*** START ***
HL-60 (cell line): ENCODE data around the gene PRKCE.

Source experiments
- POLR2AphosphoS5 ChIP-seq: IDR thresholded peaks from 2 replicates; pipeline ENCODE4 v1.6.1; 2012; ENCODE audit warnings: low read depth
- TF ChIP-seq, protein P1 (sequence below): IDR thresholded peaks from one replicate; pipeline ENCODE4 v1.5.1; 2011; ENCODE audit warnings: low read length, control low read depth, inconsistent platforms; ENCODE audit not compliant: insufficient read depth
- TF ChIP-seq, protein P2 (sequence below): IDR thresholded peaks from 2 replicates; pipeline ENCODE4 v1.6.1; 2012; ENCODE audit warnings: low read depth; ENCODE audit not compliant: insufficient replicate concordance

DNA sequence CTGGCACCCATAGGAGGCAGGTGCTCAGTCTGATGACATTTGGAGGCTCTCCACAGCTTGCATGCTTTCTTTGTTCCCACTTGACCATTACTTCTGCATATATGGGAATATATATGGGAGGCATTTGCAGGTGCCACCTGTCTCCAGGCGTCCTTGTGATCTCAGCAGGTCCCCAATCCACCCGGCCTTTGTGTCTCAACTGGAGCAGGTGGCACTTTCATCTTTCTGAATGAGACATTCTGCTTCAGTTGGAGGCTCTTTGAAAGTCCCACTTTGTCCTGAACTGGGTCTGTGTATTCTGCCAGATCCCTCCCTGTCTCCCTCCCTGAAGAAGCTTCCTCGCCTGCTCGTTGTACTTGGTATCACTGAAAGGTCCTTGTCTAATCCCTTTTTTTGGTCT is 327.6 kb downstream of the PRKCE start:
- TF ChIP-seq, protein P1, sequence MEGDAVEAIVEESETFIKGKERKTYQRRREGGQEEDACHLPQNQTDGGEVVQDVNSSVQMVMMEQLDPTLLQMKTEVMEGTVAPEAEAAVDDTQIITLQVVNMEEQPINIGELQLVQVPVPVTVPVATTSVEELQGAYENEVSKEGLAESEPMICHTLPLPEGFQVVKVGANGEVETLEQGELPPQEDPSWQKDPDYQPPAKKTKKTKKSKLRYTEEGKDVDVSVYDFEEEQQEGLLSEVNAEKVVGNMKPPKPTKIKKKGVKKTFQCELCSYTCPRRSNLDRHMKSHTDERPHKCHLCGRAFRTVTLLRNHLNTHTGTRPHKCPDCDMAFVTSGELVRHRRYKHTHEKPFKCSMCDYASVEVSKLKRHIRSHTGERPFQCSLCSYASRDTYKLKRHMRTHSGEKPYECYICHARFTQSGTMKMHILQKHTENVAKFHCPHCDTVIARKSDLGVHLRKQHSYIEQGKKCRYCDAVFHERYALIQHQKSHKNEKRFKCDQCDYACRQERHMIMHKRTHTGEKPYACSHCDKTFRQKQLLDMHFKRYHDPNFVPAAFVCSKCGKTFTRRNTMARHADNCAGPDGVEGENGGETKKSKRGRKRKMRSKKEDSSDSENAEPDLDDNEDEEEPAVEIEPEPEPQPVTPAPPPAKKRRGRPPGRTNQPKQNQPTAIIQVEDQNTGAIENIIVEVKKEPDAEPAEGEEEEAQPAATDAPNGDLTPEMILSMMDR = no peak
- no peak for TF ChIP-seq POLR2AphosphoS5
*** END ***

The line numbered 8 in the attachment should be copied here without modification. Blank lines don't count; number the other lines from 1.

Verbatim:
- no peak for TF ChIP-seq POLR2AphosphoS5